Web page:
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Email Dec. 1, 2011
I had gotten in touch with Wildlife a few weeks ago when we came upon a bobcat stuck in a trap. They explained the law, and it was about 96 hours before the bobcat was removed.
The next time out, we had one dog caught in a new trap, not far from where the bobcat was. Two days later another dog got caught in another trap. Then this morning, two of our dogs got caught in separate traps not more than 20 feet off the road, and not too far apart. A person drove up while my husband was getting one dog out of the trap, and said they weren’t his. My husband said he was going to call Wildlife and the person left the area. When my husband called me to get the name of the warden I talked to, the person returned and started removing the traps, he did not see my husband.
My husband will be going up to the location with the warden this afternoon. The warden said the traps have to be at least 200 feet off “any” road, that includes power line roads. He will also be giving the warden a picture of the vehicle and license plate.
You can put the story on your website and add me to your email. Let me know how to make a donation to your organization. I would like to help stop this
|Reno Gazette Journal Letter to the Editor Dec. 5, 2011
I wish to address the use of leg-hold traps used on public lands near housing developments.
This past Sunday, my dog was caught in one in an area where we walk frequently close to home. In trying to remove the trap, my husband was bit quite badly. In this same area several other people's dogs have also been caught in these traps, one losing its leg as a consequence.
These traps should not be allowed in high-use areas. Many individuals use this particular area for hiking, horseback riding and walking their dogs. I find the use of them extremely inhumane, leaving an animal trapped for up to four days before they have to check them.
Please, if you feel the need to hunt this way, make sure you place them in an area far enough away where someone's poor dog won't be caught in it.
Janice Fadda, Reno
|Email Dec. 20,2011
I came across your site after doing some research regarding NV state
Yesterday, I was out on public land walking my dog when he became caught by a leg hold trap. To say the experience was tramatic and horrific would be an understatement. I managed to get the trap off of him, got bit somewhat in the process, but I can't blame him as he was very fearful and no doubt in pain. Fortunately, after a trip to the vets for x-rays etc., other than some bruising & swelling, it appears that no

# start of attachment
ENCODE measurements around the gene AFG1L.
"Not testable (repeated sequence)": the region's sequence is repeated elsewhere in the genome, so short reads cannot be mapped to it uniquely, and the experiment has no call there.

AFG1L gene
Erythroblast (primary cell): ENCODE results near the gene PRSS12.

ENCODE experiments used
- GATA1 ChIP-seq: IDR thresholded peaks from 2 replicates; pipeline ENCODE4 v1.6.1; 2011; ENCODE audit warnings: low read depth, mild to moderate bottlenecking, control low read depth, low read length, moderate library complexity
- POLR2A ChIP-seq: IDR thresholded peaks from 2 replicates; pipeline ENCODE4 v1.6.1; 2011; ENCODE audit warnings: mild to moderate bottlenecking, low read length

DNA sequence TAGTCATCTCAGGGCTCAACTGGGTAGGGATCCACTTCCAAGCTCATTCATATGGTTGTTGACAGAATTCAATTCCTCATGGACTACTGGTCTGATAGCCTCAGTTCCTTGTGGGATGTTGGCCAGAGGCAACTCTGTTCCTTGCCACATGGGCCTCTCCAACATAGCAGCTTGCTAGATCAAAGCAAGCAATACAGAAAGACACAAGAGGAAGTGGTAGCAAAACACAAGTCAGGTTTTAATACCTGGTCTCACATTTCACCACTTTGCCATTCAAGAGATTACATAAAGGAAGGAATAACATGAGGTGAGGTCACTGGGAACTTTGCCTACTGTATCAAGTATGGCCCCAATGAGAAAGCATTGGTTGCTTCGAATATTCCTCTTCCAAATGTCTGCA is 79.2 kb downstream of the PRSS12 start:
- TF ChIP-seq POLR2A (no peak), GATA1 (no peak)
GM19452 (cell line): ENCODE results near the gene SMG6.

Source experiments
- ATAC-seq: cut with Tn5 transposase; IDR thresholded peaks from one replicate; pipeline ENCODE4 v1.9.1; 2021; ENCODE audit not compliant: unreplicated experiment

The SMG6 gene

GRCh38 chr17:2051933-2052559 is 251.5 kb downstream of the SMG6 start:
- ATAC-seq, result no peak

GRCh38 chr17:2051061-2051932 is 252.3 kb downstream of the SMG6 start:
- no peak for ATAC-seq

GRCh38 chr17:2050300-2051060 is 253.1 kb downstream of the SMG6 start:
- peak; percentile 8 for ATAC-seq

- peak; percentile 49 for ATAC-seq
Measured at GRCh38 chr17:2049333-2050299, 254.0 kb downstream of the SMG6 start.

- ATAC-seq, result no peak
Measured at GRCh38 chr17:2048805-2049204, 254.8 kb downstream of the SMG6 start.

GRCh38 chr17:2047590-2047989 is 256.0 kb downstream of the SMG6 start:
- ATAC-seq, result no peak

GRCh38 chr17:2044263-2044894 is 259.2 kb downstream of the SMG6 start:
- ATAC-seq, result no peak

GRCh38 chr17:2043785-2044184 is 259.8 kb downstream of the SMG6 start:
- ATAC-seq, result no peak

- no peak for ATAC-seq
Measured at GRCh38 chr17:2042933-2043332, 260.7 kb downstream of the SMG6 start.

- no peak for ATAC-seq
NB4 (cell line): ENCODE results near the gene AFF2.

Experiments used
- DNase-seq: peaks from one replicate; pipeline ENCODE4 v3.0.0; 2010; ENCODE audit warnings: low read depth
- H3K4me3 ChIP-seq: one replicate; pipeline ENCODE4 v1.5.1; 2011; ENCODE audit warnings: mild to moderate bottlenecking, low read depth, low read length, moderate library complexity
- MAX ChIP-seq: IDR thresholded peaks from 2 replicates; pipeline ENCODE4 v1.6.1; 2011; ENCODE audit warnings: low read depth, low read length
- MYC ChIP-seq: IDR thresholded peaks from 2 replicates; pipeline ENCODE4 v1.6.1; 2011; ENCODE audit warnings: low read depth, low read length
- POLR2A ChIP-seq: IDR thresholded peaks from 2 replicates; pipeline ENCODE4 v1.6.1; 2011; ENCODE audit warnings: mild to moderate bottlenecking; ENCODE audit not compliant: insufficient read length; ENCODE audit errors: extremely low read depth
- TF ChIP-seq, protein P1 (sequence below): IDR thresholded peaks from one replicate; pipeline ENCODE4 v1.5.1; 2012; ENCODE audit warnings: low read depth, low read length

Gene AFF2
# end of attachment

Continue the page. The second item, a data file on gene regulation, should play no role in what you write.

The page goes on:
serious damage was done at this point, but I'm still very much shaken by the event.
I looked online to see what the laws were. It would seem to be common
sense for it to be posted that traps are in the area, but it seems there
is no such requirement therefore I'm appalled that this trapping was
being done legally most likely. I'm not against hunting/trapping per
se, altho I've always felt the leg hold traps were cruel, and after having my dog get caught by one, feel even more so about that, especially after learning the trapper isn't required to check the trap for 90 some hours.
I live in Elko county so the new law wouldn't help here, I would like to
see a ban on these traps statewide, or at the very least, require that
it be posted traps are in the area and the trappers are required to
visit the traps more often. Had such a sign been posted we would have
immediately left the area. I enjoy walking my dog, off leash, on public
lands, but now am very wary of doing so during trapping season. I've seen some of the trappers' defense of "Well, the dog should have been on a leash". What about hunting dogs? And afterall, there should be some areas, i.e. public lands, where a dog can be allowed to be off leash, and well...be a dog! I realize there are risks with that, such as snakes & possibly injuries from running through woods and rocks etc., but it doesn't seem right to me to now have to take into account there's also hidden, undisclosed, buried traps, that can cause serious bodily harm to either pet or human, that may be out there lurking. Short of avoiding letting my dog off leash during trapping season, I'm now extremely paranoid of going out on public land for hiking.
In the meantime, what can I do, being in Elko county, to help facilitate
passage of more reasonable, safe and above all humane, trapping laws?
If you have any advice or suggestions, I would be grateful.
Great compassion is the root of altruistic action. It really is a source of wonder. There is no greater source of help and happiness. The capacity to devote yourself to the welfare of others yields otherwise unobtainable power and potential for good. Generate great compassion and you become a friend of the world and a companion of the warm-hearted.